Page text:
Story of the year: Pace of shadow inventory
Marty Linsky, a faculty member at the Harvard University’s Kennedy School of Government and co-author of the book “Leadership on the Line,” has popularized a line about how much consumers are able to handle in their day-to-day lives: “Leadership is the art of disappointing your people at a rate they can absorb.”
That’s because when you are pushing against what people expect, they can only absorb so much. If it’s a win-win situation, then it’s a sign that nothing important is at stake. Leadership is about the distribution of losses.
Given the turmoil in the mortgage markets the past several years, lenders in this country should never be confused as being “leaders.” However, the rate at which they have been doling out foreclosures and other distressed properties has made sense and has had a lot to do — perhaps more than other single component — with rising home prices in many areas.
The flow of foreclosures to the market coupled with the managing of the absorption rate is the residential real estate story of the year for 2012.
Had the infamous “shadow inventory” of distressed homes been dumped on the market all at once, many neighborhoods would still be reeling — not only from a poorly maintained inventory of homes, but also from a larger number of sellers-in-waiting who are current on their loans yet wanting to sell for a figure higher than their purchase price.
Shadow inventory is defined differently by different organizations. It often refers to homes with mortgages at least 60 days’ late, homes already in foreclosure or homes owned by the bank but not yet on the market. This number decreased by 1.2 million properties in the first six months of 2012, according to a study by JPMorgan Chase. That leaves about 5 million homes still in the shadow category. Totals are not in for the second half of the year.
Chase said the clearance of properties was the result of a combination of factors: fewer homes foreclosed on by banks, more short sales completed and more loan modifications approved.
With workout solutions fairly systematic at most major banks and with more homebuyers in the market, researchers expect the second half of 2012 to be as healing as the first, doubling the number of homes removed from shadow status by the end of the year.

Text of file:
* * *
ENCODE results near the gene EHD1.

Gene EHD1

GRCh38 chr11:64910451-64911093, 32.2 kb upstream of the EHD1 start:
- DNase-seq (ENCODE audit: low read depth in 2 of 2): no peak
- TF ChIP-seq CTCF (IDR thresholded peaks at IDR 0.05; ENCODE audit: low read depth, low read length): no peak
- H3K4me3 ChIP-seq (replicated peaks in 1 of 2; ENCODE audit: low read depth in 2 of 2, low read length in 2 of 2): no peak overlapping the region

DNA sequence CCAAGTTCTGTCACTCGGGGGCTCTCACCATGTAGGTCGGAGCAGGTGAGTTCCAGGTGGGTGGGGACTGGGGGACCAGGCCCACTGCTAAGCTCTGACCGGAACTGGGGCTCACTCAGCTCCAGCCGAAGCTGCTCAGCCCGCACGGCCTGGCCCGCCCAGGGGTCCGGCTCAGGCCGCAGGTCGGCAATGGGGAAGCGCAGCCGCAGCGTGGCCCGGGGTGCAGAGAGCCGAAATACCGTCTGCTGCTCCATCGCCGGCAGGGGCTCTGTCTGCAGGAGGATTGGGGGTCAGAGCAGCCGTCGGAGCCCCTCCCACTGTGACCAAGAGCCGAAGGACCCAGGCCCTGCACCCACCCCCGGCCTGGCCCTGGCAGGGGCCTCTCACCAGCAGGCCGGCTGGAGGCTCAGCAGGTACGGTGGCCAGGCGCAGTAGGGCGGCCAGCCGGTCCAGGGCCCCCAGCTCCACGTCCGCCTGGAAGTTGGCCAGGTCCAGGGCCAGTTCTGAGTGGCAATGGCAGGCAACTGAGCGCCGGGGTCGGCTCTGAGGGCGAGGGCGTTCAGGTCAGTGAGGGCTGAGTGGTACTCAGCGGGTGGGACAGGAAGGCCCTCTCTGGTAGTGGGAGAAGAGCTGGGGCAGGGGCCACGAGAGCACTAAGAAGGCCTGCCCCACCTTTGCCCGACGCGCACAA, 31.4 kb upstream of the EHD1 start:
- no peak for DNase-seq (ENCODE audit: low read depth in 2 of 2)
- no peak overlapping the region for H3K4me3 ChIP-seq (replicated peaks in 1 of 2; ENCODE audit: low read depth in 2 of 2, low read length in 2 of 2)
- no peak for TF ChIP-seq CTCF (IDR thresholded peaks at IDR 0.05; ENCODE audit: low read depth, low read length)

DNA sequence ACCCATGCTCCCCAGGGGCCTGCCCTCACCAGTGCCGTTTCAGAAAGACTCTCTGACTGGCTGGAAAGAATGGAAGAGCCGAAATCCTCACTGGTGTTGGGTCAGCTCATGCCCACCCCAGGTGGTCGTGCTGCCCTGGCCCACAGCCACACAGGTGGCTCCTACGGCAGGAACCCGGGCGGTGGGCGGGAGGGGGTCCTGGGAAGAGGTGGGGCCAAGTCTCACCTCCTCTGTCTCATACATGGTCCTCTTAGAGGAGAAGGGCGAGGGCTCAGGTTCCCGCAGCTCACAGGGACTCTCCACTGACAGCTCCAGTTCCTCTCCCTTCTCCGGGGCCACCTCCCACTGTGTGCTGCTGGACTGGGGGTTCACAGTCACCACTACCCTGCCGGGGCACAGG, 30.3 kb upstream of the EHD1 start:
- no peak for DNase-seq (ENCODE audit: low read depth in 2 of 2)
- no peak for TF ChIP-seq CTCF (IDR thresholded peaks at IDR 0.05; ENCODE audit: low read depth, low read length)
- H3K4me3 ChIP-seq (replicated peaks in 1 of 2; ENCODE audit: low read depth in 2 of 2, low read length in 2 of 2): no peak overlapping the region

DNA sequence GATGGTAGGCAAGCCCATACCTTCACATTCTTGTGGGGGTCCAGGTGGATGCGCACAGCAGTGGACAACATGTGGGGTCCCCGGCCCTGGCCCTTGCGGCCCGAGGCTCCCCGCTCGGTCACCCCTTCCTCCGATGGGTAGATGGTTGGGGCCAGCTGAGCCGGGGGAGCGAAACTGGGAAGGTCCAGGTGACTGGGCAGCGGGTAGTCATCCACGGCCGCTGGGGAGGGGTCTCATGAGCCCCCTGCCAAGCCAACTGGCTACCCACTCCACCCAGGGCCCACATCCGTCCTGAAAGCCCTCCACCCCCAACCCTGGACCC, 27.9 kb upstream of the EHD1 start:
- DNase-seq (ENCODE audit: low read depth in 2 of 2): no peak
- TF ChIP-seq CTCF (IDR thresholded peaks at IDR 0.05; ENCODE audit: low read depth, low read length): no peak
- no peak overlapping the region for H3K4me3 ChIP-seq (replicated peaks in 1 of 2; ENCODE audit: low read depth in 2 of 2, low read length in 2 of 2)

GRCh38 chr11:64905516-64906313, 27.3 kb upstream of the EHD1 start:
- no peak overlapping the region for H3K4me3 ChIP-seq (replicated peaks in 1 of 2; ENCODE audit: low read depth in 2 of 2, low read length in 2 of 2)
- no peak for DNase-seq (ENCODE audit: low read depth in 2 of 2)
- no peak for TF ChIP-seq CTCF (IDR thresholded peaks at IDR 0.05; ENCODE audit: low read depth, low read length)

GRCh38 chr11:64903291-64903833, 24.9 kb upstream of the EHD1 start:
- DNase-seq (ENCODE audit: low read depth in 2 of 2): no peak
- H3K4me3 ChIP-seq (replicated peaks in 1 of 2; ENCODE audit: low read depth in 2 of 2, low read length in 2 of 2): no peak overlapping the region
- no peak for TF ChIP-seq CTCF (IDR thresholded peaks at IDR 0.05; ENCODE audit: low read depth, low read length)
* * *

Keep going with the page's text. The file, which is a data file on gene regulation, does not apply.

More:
The most current indicator was the October “first look” into mortgage statistics from Lender Processing Services. The company reported that delinquency rates were down but the number of properties that were 30 or more days’ delinquent or in foreclosure totaled 5.3 million.
Two major incidents have analysts scrutinizing the flow of foreclosures to the market more than ever: The detrimental effects of a possible “fiscal cliff” and the upward revision of shadow inventory by a California research firm specializing in distressed properties.
At press time, there was little clarity about how our representatives in Washington, D.C., planned to handle the fiscal cliff, the term given to the challenges brought by the implementation of the Budget Control Act of 2011. The impact could be positive or negative, depending on how government spending reductions and tax cut expirations are handled. The goal is to lower the national debt by $7.1 trillion over the next decade.
Some analysts believe that if lawmakers take a restrained approach — extending the residential mortgage interest deduction and most tax cuts — the impact on housing would be positive. However, other observers believe if lawmakers charge hard and push everything over the edge at the same time — including the once-untouchable mortgage interest deduction — the economy could falter and the housing market could suffer.
That would mean more foreclosures, additional shadow inventory and more would-be sellers waiting for things to calm down. Some might not want to wait — again. The last thing we need is another set of sellers tossing house keys to their lender.
Tom Kelly, former real estate editor for The Seattle Times, is a syndicated columnist and talk-show host.
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